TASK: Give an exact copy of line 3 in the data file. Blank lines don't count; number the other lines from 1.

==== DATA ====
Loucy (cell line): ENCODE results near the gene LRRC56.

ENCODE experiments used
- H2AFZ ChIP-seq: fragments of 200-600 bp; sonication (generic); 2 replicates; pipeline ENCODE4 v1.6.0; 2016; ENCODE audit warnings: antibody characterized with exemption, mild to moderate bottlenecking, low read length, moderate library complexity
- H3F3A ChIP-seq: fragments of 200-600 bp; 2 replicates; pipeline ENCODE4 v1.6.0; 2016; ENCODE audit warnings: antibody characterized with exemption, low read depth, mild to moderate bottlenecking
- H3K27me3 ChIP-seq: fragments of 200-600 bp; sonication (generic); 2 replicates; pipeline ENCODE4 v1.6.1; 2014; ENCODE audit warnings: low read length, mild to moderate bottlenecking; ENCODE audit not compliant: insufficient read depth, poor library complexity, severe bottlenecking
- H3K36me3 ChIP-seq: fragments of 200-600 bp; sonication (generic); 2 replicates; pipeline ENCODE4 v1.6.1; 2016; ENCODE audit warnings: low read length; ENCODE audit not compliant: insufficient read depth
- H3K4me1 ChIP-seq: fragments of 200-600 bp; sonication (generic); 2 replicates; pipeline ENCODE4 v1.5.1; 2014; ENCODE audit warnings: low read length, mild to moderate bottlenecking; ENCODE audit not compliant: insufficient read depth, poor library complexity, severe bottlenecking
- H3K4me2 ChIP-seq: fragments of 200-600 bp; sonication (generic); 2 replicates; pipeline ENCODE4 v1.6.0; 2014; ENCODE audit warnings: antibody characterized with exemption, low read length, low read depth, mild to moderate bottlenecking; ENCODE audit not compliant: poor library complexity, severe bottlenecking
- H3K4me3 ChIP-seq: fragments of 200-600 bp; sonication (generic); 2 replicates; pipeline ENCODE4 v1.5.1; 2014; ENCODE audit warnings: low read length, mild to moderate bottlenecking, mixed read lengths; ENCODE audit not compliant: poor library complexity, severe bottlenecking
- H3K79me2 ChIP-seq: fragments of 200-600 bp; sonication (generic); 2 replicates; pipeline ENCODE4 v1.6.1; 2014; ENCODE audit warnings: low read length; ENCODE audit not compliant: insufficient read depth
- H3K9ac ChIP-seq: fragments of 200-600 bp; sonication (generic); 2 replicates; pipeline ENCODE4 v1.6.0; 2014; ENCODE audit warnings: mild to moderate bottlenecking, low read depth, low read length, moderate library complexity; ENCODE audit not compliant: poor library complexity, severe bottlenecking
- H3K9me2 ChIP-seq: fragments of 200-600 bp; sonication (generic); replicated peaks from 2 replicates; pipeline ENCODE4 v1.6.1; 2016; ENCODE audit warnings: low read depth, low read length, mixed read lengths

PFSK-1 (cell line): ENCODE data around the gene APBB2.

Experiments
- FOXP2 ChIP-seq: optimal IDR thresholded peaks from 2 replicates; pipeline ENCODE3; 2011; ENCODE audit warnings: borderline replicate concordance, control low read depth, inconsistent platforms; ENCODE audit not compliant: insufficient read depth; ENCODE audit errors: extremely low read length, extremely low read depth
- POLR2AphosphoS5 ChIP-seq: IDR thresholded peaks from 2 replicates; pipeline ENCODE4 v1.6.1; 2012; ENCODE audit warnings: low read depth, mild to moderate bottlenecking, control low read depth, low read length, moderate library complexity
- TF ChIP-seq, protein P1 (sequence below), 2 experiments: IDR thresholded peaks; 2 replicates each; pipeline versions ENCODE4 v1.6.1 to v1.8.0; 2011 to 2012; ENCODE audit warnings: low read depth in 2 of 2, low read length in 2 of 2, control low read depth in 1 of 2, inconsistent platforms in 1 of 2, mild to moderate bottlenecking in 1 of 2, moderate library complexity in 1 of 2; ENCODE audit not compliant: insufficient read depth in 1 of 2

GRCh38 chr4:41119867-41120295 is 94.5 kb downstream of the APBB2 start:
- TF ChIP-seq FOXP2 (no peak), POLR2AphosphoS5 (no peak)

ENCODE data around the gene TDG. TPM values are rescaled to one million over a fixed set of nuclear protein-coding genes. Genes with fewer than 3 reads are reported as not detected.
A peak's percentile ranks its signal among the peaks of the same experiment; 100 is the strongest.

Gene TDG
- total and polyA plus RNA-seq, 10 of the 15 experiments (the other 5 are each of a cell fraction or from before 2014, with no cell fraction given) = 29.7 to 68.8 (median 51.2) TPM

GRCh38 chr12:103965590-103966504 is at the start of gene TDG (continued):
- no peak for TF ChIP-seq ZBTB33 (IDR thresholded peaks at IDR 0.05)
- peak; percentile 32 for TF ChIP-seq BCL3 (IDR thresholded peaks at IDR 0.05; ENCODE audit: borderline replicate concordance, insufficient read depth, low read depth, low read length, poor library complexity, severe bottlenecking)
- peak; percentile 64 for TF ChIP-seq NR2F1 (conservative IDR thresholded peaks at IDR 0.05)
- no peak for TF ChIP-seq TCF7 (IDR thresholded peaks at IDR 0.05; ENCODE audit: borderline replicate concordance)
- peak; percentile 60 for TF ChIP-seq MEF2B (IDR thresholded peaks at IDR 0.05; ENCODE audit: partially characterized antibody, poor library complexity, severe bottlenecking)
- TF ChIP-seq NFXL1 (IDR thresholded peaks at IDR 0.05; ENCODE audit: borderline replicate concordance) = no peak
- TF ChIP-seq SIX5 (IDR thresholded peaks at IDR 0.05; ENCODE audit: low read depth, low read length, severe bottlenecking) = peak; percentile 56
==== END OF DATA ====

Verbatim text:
- H2AFZ ChIP-seq: fragments of 200-600 bp; sonication (generic); 2 replicates; pipeline ENCODE4 v1.6.0; 2016; ENCODE audit warnings: antibody characterized with exemption, mild to moderate bottlenecking, low read length, moderate library complexity